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Balancing being a good parent and a good teacher

(34 Posts)
Changerofname987654321 Thu 14-Sep-17 13:05:40

How do you do it? Can it be managed? I feel that I can't do either well.

parrotonmyshoulder Thu 14-Sep-17 16:44:38

I can't.
I'm a better teacher than a parent.
I couldn't do either part time so am full time.

I'm an okay parent. Which is a shame.

hollytom Thu 14-Sep-17 17:03:19

I think it is impossible to be a full time teacher and parent well now. I find teaching just sucks me in completely in term time.When I was teaching full time I felt it was making me ill. I am part time now and don't feel as much part of the school and I am compromising A LOT in class to make the job share work. But I would rather compromise at work than at home.

melonribenia Thu 14-Sep-17 17:06:20

I can't do it.
I'm part time - 3 days.
I literally don't do anything other than school for those three days and nights and then during my days off I still do work in the evening but its shared with my job share so is not a full class responsibility etc.
I don't know how you'd do it full time

rainbowpie Thu 14-Sep-17 17:06:55

I couldn't so I left. On mat leave with DC2 atm and will be going back on supply until I decide what to do long term.

showergel1 Thu 14-Sep-17 17:09:28

I barely function as a good human being as well as a good teacher.

Sorry that's no help l!

susannahmoodie Thu 14-Sep-17 17:16:32

Do you think male teachers feel that it is impossible to be a good teacher and a good parent?

I am a FT HOD or a core subject and I have 2 dcs aged 4 and 6. I think I do ok. Well more than ok, I am bloody good at both.

However, I am lucky to have following things which help

DH is pt and flexible and does all school runs and most domestic chores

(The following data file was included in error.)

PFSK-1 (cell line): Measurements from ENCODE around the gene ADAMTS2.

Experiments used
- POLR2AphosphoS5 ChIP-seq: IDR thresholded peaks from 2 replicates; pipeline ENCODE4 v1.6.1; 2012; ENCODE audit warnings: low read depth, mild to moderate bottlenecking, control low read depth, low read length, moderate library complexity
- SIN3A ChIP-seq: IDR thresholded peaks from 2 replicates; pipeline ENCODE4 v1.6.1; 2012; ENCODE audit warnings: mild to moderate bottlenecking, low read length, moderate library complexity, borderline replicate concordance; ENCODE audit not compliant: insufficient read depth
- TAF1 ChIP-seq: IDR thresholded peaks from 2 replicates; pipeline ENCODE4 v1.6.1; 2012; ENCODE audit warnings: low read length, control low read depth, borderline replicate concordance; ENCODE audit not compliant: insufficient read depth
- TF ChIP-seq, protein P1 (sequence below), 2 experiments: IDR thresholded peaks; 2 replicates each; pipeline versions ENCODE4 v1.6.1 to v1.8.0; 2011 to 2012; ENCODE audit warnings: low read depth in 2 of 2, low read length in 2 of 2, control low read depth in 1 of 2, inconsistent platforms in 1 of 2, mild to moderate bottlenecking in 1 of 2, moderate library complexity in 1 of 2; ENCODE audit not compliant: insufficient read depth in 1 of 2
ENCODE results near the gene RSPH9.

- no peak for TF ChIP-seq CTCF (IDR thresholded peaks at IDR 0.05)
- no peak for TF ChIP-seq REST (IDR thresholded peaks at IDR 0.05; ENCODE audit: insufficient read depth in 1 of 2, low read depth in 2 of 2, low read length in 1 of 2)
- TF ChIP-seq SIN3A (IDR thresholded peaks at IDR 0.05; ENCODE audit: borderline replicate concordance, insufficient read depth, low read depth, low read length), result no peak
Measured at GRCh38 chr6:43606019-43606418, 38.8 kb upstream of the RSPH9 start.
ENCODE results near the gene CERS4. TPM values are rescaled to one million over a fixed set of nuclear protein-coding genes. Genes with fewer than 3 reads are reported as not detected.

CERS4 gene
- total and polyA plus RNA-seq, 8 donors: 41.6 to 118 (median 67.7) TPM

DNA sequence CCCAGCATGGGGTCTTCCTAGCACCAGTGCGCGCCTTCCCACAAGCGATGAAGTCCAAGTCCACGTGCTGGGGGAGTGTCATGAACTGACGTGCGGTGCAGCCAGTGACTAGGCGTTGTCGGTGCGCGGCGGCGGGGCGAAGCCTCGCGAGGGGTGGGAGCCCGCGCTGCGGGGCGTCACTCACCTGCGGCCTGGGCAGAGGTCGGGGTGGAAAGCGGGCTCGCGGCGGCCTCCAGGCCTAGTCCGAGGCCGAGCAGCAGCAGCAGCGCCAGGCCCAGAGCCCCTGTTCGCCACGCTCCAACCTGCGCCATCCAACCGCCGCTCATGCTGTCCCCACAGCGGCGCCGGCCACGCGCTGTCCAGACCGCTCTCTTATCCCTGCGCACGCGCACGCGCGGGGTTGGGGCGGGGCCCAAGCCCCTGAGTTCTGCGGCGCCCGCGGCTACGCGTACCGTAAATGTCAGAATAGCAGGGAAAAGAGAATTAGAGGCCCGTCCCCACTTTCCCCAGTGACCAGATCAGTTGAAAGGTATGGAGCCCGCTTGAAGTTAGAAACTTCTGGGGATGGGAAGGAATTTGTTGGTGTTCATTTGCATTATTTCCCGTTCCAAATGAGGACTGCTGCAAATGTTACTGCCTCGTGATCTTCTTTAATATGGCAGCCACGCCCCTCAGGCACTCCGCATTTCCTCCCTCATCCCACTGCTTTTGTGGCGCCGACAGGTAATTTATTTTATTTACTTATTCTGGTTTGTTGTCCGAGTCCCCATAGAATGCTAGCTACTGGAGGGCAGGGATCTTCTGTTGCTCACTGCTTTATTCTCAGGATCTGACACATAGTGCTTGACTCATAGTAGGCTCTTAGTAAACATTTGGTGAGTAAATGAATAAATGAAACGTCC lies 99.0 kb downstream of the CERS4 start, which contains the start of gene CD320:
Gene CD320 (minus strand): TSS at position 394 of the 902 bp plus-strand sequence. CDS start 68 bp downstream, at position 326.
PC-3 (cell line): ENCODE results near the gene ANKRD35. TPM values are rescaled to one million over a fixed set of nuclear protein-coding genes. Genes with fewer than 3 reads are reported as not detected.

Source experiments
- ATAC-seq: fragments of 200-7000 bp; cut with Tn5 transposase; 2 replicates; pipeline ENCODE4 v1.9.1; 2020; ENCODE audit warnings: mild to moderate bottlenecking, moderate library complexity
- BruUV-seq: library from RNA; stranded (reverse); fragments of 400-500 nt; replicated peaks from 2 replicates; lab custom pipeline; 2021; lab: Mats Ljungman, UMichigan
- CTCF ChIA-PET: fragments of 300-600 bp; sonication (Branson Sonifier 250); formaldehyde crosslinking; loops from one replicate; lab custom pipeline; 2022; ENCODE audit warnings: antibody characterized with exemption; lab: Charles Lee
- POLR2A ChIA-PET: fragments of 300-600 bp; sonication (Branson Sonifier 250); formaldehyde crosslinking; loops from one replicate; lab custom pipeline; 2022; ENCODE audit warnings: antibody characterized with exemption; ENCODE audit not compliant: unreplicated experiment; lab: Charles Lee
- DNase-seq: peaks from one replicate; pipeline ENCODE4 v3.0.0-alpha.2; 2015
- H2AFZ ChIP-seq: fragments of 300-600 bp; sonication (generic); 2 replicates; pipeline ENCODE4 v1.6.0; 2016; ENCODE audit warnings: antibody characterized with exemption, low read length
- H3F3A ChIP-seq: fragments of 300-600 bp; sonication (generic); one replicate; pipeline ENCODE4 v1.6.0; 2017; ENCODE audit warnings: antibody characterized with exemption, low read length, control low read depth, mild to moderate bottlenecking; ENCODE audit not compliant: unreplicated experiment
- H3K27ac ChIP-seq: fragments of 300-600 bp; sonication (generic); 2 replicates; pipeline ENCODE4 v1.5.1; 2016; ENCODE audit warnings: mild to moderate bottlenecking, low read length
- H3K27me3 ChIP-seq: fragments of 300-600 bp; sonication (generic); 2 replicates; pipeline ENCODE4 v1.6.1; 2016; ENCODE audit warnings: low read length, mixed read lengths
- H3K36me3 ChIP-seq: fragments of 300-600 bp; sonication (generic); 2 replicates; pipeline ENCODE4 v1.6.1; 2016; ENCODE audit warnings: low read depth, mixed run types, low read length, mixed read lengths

Retired parents and PIL on call for sickness emergencies.

Short commute.

Supportive school which is v conscious of workload.

parrotonmyshoulder Thu 14-Sep-17 17:16:51

I'm a much better teacher now than before I was a parent though. But I don't do as much paperwork!

parrotonmyshoulder Thu 14-Sep-17 17:18:55

You do have some advantages there, Susannah. Lucky!
My DH works (more than) full time.
We are 200 miles from family.
Commute is 45 mins including kid drop off.

showergel1 Thu 14-Sep-17 17:19:35

I agree moodie When/if I have DC if i stay full time teaching I plan to be the 'dad' and focus on work during the week and children on the weekend. Luckily my DW agrees with this plan.
Otherwise I won't be able to do it.

susannahmoodie Thu 14-Sep-17 17:53:29

I wouldn't say I don't focus on my dc during the week. I try to be home by 5 if I don't have p eve/meetings, and so I have 2.5 hours with them before bedtime. Then I get my marking/laptop out smile

Discotits Thu 14-Sep-17 17:55:58

I couldn't do it, tried doing part time but was too much.

SaDo12 Thu 14-Sep-17 17:59:05

Struggling with this as well - paperwork woes. Trying to get in a better routine though!!

Changerofname987654321 Thu 14-Sep-17 18:07:26

I only work 3 days a week. But I part time staff are expected to do the same number of duties dentention, after school clubs etc. No practical parental support, in fact they need support at at moment.

My line manager is supportive but school on a whole is not supportive. SLT is panicking a about Ofsted and are busy blaming the staff for their mistakes.

I am trying to get my head around the new GCSE, new key stage 3 assessment, new lesson length and moving for every lesson, new behaviour system and whatever else has happened since I have been on maternity leave.

My DD has chicken pox at the moment so things are even more difficult. But I am feed up of the lack of communication, recognition and give and take.

Beelzebop Thu 14-Sep-17 18:08:38

I tried and it gave me a nervous breakdown. Generally, I would say it isn't possible.

PosiePootlePerkins Thu 14-Sep-17 18:14:05

That is why I am a TA. Luckily my DH earns well. My pay is crap but my life work balance is fab, and I get asked to do the odd bit of supply which helps.

MatchsticksForMyEyes Thu 14-Sep-17 18:14:27